So, how do you enter these forecasts? On slide 11, we see the landing page of FREDcast. Mark will go over account creation for educator purposes in more detail later. But for any FRED users that want to give it a try, all that has to be done is go to the URL at the bottom of this page—which will take you to the screenshot that you see here—and sign in using your FRED account. You do have to have a FRED account to play FREDcast. So if you don't have one, you can go ahead and register. It's really easy to create one. Once you type in your login information, click the "Sign In to Play" button, and we'll get started.
So, on slide 12 you'll see the first screen after you sign on. This is the forecast entry slide for the unemployment rate. Every month, the first time you enter your forecast, you will see four slides; one for each series. And the first one will always be the unemployment rate slide. There's a lot of information here to help you know exactly what you are forecasting. First of all, the units and frequency are listed right below the indicator title. For the unemployment rate, the unit is the monthly rate after it has been seasonally adjusted. And the frequency, as you might have guessed, is monthly. That just means that for every monthly forecast you submit, there will be one release that is scored for that particular forecast.
I'll also note that this number for the unemployment rate is the headline number. So it's the one you're probably familiar with seeing in the news. Below the units on the slide, there's a brief definition of the indicator. That's listed next to the book symbol. For the unemployment rate, it's the percentage of the labor force that is willing to work, does not have a job, and is looking for work. Below the definition, you have a short hint for the unemployment rate. That hint is that seasonal factors are removed. You shouldn't think about things like weather and holidays when you're making your forecast. And finally, we have a link to one of our ECON Lowdown podcasts about the unemployment rate if you want even more information.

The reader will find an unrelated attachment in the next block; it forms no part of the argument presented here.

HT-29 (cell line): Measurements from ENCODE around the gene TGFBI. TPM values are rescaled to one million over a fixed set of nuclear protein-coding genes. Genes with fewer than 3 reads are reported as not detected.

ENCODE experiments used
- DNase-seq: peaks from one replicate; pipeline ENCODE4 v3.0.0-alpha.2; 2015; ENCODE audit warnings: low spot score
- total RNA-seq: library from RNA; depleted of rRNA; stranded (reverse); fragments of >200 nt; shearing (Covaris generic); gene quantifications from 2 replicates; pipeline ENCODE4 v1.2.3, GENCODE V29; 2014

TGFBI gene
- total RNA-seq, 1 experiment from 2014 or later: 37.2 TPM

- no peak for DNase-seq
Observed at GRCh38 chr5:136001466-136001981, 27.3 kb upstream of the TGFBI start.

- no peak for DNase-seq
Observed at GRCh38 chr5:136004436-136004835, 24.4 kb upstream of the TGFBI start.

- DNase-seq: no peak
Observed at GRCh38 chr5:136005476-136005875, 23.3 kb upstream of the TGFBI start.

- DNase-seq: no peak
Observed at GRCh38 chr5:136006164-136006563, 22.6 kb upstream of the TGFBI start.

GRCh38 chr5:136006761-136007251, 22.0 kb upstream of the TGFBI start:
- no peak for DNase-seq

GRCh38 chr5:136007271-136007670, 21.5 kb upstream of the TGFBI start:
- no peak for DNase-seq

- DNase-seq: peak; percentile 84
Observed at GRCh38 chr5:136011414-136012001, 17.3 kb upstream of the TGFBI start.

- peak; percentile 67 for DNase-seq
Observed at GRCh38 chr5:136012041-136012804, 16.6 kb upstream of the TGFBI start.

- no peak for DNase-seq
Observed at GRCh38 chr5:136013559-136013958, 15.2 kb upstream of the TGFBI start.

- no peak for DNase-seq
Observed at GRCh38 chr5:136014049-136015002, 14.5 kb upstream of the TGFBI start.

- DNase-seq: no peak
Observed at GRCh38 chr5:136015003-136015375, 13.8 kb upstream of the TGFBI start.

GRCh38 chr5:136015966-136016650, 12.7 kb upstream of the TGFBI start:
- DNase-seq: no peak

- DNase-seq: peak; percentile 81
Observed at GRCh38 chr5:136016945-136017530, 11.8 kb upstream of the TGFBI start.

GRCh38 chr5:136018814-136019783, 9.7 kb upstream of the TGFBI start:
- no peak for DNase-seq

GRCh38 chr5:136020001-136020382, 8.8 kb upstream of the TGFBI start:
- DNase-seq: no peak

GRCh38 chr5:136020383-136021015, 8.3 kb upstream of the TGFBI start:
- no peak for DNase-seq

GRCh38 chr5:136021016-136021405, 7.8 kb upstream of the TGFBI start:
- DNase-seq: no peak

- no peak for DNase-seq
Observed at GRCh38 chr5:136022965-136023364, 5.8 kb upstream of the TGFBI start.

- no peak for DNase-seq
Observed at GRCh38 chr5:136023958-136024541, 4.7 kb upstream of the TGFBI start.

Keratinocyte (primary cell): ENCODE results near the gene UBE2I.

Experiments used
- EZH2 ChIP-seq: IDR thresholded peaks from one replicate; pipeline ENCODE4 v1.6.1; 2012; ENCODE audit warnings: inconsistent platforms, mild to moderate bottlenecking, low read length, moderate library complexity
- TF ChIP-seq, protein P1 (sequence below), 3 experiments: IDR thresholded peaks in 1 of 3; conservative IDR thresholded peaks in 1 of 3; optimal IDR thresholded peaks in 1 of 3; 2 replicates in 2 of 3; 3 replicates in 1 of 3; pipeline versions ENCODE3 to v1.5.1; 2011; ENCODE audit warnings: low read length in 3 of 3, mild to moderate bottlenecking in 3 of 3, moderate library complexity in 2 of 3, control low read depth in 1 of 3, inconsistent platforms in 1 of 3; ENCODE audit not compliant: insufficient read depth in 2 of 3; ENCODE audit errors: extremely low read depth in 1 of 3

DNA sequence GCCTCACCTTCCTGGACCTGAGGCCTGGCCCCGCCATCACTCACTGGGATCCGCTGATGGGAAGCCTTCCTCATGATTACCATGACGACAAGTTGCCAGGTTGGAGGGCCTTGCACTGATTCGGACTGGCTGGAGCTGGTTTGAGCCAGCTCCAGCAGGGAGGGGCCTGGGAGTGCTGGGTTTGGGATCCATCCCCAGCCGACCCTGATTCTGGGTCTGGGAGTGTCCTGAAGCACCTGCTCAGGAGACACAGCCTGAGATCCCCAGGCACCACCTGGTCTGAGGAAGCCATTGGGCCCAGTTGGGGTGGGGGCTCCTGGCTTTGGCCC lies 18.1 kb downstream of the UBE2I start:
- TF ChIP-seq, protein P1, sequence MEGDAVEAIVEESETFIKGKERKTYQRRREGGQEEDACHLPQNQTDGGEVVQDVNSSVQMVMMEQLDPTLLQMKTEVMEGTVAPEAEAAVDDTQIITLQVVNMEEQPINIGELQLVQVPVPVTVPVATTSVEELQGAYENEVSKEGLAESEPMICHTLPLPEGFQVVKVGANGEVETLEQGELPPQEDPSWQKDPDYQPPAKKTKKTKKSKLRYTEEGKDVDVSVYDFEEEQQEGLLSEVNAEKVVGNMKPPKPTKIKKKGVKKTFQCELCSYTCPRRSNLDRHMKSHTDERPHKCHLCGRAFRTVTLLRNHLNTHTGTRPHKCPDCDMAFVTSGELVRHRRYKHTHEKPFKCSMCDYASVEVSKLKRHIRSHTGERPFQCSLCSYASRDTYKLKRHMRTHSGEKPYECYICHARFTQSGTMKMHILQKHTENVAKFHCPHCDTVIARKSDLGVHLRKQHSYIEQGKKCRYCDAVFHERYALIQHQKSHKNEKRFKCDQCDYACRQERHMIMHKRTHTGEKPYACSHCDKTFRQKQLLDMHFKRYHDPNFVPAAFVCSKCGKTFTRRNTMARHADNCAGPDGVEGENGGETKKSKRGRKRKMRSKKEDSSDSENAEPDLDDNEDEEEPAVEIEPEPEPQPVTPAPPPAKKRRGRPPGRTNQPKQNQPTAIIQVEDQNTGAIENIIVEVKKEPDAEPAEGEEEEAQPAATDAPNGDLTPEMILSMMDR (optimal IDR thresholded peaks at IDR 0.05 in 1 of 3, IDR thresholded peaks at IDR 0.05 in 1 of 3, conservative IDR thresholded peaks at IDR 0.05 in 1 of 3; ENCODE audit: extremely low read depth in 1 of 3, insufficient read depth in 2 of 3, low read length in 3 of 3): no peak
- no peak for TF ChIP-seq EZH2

Once you're comfortable with the units and the frequency that you'll be forecasting, you can direct your attention to the right side of the slide. Here you see a sentence with a date and a blank box to enter your forecast. This slide is shown—the slide that is currently shown is for the month of September. So when you're forecasting the unemployment rate in September, you'll see in that sentence listed the unemployment rate in September 2016 will be. You'll always forecast the month or quarter for which you are currently in. In technical terms, that's a zero horizon forecast.
Below the forecast entry line is the release date for September data, which is October 7, 2016. Now, FREDcast is designed to ensure that what you enter in the forecast box is what you intended to enter. So, if you enter something that FREDcast detects is a typo, it will give you an error. And you can see that on slide 13 here. I've entered a negative unemployment rate, which FREDcast says, "Well, that doesn't make sense." So it's giving me a red box and an error underneath it with a range. So, the ranges are meant to be wide enough to detect typos—as I said before—or a misunderstanding of the unit without being suggestive of the actual point estimate.
On slide 14 we can see that I've corrected my mistake, and I now have a green check mark next to my unemployment rate forecast. Once that green checkmark appears, you can click "Next Series" to move onto the next spot. After the unemployment rate, you'll enter Payroll Employment. Notice this slide is set up the same exact way, but with different definitions, hints, and units. The unemployment rate unit—excuse me. The payroll employment units are the monthly change in persons rounded to the nearest thousand.
So this is also the headline number, typically reported by news agencies. One thing I will highlight is that this number is rounded to the nearest thousand, but is still in persons. So, for example, if you wanted to forecast 181,500 persons, you would type 1-8-2-0-0-0 to round to the nearest thousand. But you would not type 182 because the number is not in thousands—just rounded to the nearest thousand.